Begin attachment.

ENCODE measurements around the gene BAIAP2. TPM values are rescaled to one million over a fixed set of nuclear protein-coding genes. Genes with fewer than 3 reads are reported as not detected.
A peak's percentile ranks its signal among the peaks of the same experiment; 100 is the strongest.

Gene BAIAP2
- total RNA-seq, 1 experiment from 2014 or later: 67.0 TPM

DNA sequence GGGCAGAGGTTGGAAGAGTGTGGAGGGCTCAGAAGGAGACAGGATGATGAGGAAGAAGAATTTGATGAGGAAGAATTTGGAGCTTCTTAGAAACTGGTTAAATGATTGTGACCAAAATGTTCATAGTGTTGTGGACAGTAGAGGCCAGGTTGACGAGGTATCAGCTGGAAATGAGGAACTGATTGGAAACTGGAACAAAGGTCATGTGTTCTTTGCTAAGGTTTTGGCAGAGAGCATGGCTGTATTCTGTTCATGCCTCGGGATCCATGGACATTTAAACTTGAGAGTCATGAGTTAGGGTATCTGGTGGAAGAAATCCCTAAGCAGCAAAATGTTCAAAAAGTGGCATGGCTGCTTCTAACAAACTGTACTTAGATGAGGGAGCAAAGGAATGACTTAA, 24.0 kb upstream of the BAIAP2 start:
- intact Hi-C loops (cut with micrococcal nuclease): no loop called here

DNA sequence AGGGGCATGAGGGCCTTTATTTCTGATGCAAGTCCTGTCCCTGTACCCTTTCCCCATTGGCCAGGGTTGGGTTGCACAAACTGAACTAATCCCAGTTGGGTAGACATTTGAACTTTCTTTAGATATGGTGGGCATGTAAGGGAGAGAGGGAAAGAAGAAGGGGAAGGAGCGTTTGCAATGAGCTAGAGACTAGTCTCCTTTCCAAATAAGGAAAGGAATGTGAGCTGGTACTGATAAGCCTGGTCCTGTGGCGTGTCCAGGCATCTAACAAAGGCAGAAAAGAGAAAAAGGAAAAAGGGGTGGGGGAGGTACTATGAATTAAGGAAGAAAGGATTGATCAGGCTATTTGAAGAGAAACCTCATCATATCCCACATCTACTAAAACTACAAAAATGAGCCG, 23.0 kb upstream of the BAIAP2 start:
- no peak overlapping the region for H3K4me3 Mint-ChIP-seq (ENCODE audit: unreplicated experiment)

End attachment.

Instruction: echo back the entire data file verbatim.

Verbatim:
ENCODE measurements around the gene BAIAP2. TPM values are rescaled to one million over a fixed set of nuclear protein-coding genes. Genes with fewer than 3 reads are reported as not detected.
A peak's percentile ranks its signal among the peaks of the same experiment; 100 is the strongest.

Gene BAIAP2
- total RNA-seq, 1 experiment from 2014 or later: 67.0 TPM

DNA sequence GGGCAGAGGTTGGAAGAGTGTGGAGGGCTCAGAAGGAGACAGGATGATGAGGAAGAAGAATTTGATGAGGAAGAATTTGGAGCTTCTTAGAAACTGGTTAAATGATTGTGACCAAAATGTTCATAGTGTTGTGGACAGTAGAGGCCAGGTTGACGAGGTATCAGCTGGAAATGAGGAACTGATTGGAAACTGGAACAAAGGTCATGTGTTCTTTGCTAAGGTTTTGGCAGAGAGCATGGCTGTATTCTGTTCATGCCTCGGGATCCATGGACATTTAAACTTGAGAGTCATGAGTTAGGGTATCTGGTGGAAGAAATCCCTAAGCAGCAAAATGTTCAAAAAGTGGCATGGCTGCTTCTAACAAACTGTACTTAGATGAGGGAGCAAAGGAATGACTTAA, 24.0 kb upstream of the BAIAP2 start:
- intact Hi-C loops (cut with micrococcal nuclease): no loop called here

DNA sequence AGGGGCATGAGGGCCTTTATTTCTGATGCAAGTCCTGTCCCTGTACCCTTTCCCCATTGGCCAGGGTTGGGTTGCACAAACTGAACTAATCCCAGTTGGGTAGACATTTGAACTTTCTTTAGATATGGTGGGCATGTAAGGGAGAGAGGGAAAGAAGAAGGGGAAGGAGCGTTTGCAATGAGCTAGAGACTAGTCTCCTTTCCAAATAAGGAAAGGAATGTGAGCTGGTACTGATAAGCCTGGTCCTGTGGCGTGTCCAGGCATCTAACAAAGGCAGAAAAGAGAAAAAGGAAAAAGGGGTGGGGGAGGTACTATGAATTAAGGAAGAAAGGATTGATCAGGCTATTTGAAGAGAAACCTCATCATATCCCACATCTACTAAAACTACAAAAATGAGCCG, 23.0 kb upstream of the BAIAP2 start:
- no peak overlapping the region for H3K4me3 Mint-ChIP-seq (ENCODE audit: unreplicated experiment)